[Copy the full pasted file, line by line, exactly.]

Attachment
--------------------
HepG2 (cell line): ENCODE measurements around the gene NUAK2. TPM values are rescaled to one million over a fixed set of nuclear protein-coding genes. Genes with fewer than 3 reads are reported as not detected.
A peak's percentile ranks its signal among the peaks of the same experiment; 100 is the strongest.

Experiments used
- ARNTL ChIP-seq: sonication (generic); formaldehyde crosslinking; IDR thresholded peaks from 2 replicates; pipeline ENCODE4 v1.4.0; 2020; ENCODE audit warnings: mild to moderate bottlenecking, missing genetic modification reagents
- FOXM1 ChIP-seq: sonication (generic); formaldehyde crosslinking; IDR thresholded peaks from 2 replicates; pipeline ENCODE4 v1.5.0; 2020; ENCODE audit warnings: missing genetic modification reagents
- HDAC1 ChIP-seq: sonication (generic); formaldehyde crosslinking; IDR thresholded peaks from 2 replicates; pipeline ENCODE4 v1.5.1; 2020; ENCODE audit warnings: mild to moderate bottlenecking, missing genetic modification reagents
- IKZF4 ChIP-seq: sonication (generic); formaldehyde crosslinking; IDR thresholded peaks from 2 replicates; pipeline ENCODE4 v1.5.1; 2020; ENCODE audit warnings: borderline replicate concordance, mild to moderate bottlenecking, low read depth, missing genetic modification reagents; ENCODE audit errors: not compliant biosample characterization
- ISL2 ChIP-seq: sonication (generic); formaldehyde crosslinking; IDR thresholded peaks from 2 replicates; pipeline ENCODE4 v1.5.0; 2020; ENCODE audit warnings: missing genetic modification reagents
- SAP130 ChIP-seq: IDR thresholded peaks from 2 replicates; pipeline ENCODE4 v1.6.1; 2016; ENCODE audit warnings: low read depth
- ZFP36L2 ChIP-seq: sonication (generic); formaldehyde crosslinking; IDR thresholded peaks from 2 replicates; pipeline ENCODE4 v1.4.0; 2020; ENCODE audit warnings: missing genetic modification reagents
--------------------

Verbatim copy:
HepG2 (cell line): ENCODE measurements around the gene NUAK2. TPM values are rescaled to one million over a fixed set of nuclear protein-coding genes. Genes with fewer than 3 reads are reported as not detected.
A peak's percentile ranks its signal among the peaks of the same experiment; 100 is the strongest.

Experiments used
- ARNTL ChIP-seq: sonication (generic); formaldehyde crosslinking; IDR thresholded peaks from 2 replicates; pipeline ENCODE4 v1.4.0; 2020; ENCODE audit warnings: mild to moderate bottlenecking, missing genetic modification reagents
- FOXM1 ChIP-seq: sonication (generic); formaldehyde crosslinking; IDR thresholded peaks from 2 replicates; pipeline ENCODE4 v1.5.0; 2020; ENCODE audit warnings: missing genetic modification reagents
- HDAC1 ChIP-seq: sonication (generic); formaldehyde crosslinking; IDR thresholded peaks from 2 replicates; pipeline ENCODE4 v1.5.1; 2020; ENCODE audit warnings: mild to moderate bottlenecking, missing genetic modification reagents
- IKZF4 ChIP-seq: sonication (generic); formaldehyde crosslinking; IDR thresholded peaks from 2 replicates; pipeline ENCODE4 v1.5.1; 2020; ENCODE audit warnings: borderline replicate concordance, mild to moderate bottlenecking, low read depth, missing genetic modification reagents; ENCODE audit errors: not compliant biosample characterization
- ISL2 ChIP-seq: sonication (generic); formaldehyde crosslinking; IDR thresholded peaks from 2 replicates; pipeline ENCODE4 v1.5.0; 2020; ENCODE audit warnings: missing genetic modification reagents
- SAP130 ChIP-seq: IDR thresholded peaks from 2 replicates; pipeline ENCODE4 v1.6.1; 2016; ENCODE audit warnings: low read depth
- ZFP36L2 ChIP-seq: sonication (generic); formaldehyde crosslinking; IDR thresholded peaks from 2 replicates; pipeline ENCODE4 v1.4.0; 2020; ENCODE audit warnings: missing genetic modification reagents